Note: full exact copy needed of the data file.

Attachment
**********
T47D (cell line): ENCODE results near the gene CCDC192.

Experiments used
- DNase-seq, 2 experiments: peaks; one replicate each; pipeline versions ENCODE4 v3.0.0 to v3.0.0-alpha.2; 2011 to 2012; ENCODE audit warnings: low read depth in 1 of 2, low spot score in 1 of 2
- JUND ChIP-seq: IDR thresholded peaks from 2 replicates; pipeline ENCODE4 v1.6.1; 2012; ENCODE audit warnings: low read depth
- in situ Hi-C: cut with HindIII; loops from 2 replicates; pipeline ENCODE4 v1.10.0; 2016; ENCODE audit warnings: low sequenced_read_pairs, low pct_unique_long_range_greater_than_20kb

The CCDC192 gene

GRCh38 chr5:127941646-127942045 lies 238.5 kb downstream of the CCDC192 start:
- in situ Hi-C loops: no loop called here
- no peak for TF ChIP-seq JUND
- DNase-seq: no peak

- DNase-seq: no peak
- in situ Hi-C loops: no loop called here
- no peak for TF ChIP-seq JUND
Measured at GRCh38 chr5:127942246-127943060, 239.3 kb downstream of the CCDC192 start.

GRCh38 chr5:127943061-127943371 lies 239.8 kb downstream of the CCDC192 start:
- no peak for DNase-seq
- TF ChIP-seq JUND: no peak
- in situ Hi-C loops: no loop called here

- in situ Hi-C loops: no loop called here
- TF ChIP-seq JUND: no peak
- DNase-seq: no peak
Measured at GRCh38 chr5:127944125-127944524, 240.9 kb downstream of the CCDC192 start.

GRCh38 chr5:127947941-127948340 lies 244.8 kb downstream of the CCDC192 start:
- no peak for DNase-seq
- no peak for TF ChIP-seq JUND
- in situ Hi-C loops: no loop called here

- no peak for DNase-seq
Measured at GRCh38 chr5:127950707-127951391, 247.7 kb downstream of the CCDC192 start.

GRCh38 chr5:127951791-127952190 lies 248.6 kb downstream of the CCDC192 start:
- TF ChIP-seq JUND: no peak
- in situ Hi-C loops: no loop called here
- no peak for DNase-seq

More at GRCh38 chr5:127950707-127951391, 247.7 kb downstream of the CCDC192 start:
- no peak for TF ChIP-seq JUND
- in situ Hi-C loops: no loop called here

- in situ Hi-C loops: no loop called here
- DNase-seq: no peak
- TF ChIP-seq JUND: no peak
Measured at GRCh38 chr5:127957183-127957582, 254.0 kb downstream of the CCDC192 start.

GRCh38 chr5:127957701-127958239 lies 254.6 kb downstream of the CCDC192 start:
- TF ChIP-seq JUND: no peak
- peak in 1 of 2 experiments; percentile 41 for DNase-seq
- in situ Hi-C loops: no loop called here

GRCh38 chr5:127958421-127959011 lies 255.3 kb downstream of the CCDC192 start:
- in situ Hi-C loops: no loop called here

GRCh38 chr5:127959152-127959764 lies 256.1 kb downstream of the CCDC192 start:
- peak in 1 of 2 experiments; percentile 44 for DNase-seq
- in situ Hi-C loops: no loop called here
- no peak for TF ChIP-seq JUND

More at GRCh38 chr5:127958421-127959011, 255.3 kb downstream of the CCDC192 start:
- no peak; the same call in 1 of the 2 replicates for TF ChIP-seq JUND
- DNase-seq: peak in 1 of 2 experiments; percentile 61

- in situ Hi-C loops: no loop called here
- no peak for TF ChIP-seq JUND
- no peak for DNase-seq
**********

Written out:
T47D (cell line): ENCODE results near the gene CCDC192.

Experiments used
- DNase-seq, 2 experiments: peaks; one replicate each; pipeline versions ENCODE4 v3.0.0 to v3.0.0-alpha.2; 2011 to 2012; ENCODE audit warnings: low read depth in 1 of 2, low spot score in 1 of 2
- JUND ChIP-seq: IDR thresholded peaks from 2 replicates; pipeline ENCODE4 v1.6.1; 2012; ENCODE audit warnings: low read depth
- in situ Hi-C: cut with HindIII; loops from 2 replicates; pipeline ENCODE4 v1.10.0; 2016; ENCODE audit warnings: low sequenced_read_pairs, low pct_unique_long_range_greater_than_20kb

The CCDC192 gene

GRCh38 chr5:127941646-127942045 lies 238.5 kb downstream of the CCDC192 start:
- in situ Hi-C loops: no loop called here
- no peak for TF ChIP-seq JUND
- DNase-seq: no peak

- DNase-seq: no peak
- in situ Hi-C loops: no loop called here
- no peak for TF ChIP-seq JUND
Measured at GRCh38 chr5:127942246-127943060, 239.3 kb downstream of the CCDC192 start.

GRCh38 chr5:127943061-127943371 lies 239.8 kb downstream of the CCDC192 start:
- no peak for DNase-seq
- TF ChIP-seq JUND: no peak
- in situ Hi-C loops: no loop called here

- in situ Hi-C loops: no loop called here
- TF ChIP-seq JUND: no peak
- DNase-seq: no peak
Measured at GRCh38 chr5:127944125-127944524, 240.9 kb downstream of the CCDC192 start.

GRCh38 chr5:127947941-127948340 lies 244.8 kb downstream of the CCDC192 start:
- no peak for DNase-seq
- no peak for TF ChIP-seq JUND
- in situ Hi-C loops: no loop called here

- no peak for DNase-seq
Measured at GRCh38 chr5:127950707-127951391, 247.7 kb downstream of the CCDC192 start.

GRCh38 chr5:127951791-127952190 lies 248.6 kb downstream of the CCDC192 start:
- TF ChIP-seq JUND: no peak
- in situ Hi-C loops: no loop called here
- no peak for DNase-seq

More at GRCh38 chr5:127950707-127951391, 247.7 kb downstream of the CCDC192 start:
- no peak for TF ChIP-seq JUND
- in situ Hi-C loops: no loop called here

- in situ Hi-C loops: no loop called here
- DNase-seq: no peak
- TF ChIP-seq JUND: no peak
Measured at GRCh38 chr5:127957183-127957582, 254.0 kb downstream of the CCDC192 start.

GRCh38 chr5:127957701-127958239 lies 254.6 kb downstream of the CCDC192 start:
- TF ChIP-seq JUND: no peak
- peak in 1 of 2 experiments; percentile 41 for DNase-seq
- in situ Hi-C loops: no loop called here

GRCh38 chr5:127958421-127959011 lies 255.3 kb downstream of the CCDC192 start:
- in situ Hi-C loops: no loop called here

GRCh38 chr5:127959152-127959764 lies 256.1 kb downstream of the CCDC192 start:
- peak in 1 of 2 experiments; percentile 44 for DNase-seq
- in situ Hi-C loops: no loop called here
- no peak for TF ChIP-seq JUND

More at GRCh38 chr5:127958421-127959011, 255.3 kb downstream of the CCDC192 start:
- no peak; the same call in 1 of the 2 replicates for TF ChIP-seq JUND
- DNase-seq: peak in 1 of 2 experiments; percentile 61

- in situ Hi-C loops: no loop called here
- no peak for TF ChIP-seq JUND
- no peak for DNase-seq